Born in the aftermath of a massive oil spill off the California coast in 1970, Earth Day can seem as relevant now as it did during the heyday of the hippies, especially when viewed through the prism of recent events. And while environmentalism can sometimes get tangled up in the heated rhetoric of today's political scene, it's important to remember that lots of individuals acting on their own -- and often in their own self interest -- can enact more change than any government or agency. That's something that the Earth Day Network is driving home this Earth Day through its A Billion Acts of Green campaign.
Getting into the act
A Billion Acts of Green seeks to inspire individuals to commit to acts of environmental responsibility. You can choose to sign on to a pledge made by someone else or create your own pledge. Pledges cover the spectrum from getting involved in conservation and sustainability efforts locally, nationally, or internationally to simple acts like eating more locally grown food, using reusable grocery bags or replacing your light bulbs with ones that are more energy efficient; if that last idea sounds good to you, our report on light bulbs has information on some energy-saving choices, and this blog post has additional information on current and emerging light-bulb technologies.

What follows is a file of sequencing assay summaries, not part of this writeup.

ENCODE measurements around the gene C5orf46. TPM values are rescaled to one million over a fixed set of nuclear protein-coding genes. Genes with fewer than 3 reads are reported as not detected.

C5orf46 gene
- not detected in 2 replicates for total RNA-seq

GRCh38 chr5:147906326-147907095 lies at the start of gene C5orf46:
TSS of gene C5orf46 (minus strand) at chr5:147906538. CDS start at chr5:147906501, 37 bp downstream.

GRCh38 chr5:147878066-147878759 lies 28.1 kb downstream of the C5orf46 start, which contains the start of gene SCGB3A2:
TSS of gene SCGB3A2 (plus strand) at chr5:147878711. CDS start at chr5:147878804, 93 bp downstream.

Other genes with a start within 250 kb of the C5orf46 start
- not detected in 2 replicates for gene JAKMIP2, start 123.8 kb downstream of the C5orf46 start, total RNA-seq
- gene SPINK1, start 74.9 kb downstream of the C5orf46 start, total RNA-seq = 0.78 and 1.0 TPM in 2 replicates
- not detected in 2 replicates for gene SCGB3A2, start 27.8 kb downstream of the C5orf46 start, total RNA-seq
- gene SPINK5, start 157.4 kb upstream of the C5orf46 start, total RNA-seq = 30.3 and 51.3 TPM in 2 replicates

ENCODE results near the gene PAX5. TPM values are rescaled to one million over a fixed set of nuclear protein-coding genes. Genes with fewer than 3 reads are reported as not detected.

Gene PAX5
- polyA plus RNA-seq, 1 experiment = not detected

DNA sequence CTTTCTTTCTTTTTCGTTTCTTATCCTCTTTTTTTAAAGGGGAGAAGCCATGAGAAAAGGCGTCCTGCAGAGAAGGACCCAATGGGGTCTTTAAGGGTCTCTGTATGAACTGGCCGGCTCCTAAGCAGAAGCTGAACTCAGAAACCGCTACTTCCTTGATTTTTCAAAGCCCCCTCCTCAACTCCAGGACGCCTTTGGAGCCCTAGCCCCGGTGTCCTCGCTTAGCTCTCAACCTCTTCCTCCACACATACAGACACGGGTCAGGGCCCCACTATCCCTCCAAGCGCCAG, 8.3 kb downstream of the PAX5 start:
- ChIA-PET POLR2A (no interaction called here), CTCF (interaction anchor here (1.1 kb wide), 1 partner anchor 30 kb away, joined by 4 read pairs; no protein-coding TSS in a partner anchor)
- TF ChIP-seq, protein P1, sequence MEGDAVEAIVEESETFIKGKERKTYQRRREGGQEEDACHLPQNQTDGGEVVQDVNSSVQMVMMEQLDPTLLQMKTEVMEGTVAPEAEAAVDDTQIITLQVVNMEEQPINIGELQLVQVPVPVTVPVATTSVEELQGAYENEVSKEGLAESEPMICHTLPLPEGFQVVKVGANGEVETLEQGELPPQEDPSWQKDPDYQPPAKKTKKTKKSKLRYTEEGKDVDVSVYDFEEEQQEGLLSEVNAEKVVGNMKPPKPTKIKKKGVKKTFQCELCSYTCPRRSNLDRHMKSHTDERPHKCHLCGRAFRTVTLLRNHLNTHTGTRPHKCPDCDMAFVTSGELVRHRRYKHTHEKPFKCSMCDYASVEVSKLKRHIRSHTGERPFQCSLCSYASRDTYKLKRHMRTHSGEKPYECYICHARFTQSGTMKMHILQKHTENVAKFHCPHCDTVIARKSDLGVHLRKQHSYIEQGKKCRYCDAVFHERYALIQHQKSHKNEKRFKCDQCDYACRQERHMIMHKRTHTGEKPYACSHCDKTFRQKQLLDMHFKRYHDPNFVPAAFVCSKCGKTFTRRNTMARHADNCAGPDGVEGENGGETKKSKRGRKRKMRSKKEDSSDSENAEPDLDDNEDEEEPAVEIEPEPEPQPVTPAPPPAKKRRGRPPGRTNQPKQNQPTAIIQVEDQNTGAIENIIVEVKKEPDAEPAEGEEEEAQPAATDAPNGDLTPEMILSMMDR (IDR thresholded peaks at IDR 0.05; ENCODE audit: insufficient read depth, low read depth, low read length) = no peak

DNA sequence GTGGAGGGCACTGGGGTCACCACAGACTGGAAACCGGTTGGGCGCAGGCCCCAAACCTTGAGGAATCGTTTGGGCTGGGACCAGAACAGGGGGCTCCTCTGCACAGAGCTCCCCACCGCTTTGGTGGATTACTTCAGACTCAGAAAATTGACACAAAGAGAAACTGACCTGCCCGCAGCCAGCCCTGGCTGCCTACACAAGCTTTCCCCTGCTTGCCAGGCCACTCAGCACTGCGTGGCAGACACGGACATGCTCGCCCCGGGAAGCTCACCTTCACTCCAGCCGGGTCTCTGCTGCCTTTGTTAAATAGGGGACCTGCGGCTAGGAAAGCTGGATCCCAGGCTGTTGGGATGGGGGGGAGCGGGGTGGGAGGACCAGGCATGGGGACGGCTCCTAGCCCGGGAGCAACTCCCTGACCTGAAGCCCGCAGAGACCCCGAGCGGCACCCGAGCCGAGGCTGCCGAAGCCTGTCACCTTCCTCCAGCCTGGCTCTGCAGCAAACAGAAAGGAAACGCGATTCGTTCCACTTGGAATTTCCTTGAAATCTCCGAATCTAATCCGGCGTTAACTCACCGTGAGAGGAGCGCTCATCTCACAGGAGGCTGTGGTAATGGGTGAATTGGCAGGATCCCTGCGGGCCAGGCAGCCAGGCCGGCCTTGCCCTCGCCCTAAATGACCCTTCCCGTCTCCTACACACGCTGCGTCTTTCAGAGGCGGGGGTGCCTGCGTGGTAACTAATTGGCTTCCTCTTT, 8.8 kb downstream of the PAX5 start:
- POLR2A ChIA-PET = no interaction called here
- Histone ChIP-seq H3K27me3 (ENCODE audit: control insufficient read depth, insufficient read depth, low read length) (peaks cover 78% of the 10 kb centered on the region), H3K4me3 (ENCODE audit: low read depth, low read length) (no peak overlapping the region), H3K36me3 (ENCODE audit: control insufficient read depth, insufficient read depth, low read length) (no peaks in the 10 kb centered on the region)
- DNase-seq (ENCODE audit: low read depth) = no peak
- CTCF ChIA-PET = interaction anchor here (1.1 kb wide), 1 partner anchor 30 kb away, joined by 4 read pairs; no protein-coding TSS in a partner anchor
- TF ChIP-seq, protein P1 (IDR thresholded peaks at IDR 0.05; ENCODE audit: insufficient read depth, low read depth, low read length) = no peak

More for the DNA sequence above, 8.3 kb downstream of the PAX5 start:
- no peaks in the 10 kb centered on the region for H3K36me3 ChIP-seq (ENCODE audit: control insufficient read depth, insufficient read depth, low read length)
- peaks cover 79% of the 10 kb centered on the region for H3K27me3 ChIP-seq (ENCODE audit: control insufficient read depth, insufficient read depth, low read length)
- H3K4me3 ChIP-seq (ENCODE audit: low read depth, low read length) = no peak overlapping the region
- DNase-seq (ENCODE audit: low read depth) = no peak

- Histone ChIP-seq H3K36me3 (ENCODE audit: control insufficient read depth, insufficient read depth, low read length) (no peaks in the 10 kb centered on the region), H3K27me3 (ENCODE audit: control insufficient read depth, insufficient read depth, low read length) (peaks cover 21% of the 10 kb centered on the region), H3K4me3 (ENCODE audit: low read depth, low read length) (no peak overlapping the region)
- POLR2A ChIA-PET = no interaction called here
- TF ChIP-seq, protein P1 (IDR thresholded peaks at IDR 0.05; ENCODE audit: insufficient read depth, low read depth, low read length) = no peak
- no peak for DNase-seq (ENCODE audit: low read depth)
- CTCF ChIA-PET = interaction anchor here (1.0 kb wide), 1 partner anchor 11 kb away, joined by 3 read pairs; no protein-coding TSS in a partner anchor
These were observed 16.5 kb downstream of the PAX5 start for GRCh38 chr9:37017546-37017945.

The Environmental Protection Agency (EPA) is also getting into the act via an international campaign called Pick5 for the Environment. In cooperation with the U.S. Department of State, the program asks individuals to pick 5 actions that help the environment, and to share their efforts with others via Facebook, Twitter, YouTube or Flickr. An interactive map on the site shows you how many in your own community have signed on with the program. Many of the actions are simple things that you probably are already doing without even thinking about them. Examples include recycling plastic, paper, and metal; opting for public transportation; buying Energy Star rated appliances where possible; and the like, though a few ask for greater activism, like establishing a "green award" in your community.
Another of the EPA's Pick5 ideas is to participate in a local environmental festival or event. This Earth Day, and beyond, there are plenty of those to choose from. A list of what's available can be found at the web sites of the EPA and the Earth Day Network. There are tons and tons of festivals and fairs, of course, along with some more serious and esoteric goings on. Examples include community clean ups, neighborhood energy-savings challenges, light-bulb exchange programs, recycling events, and much more.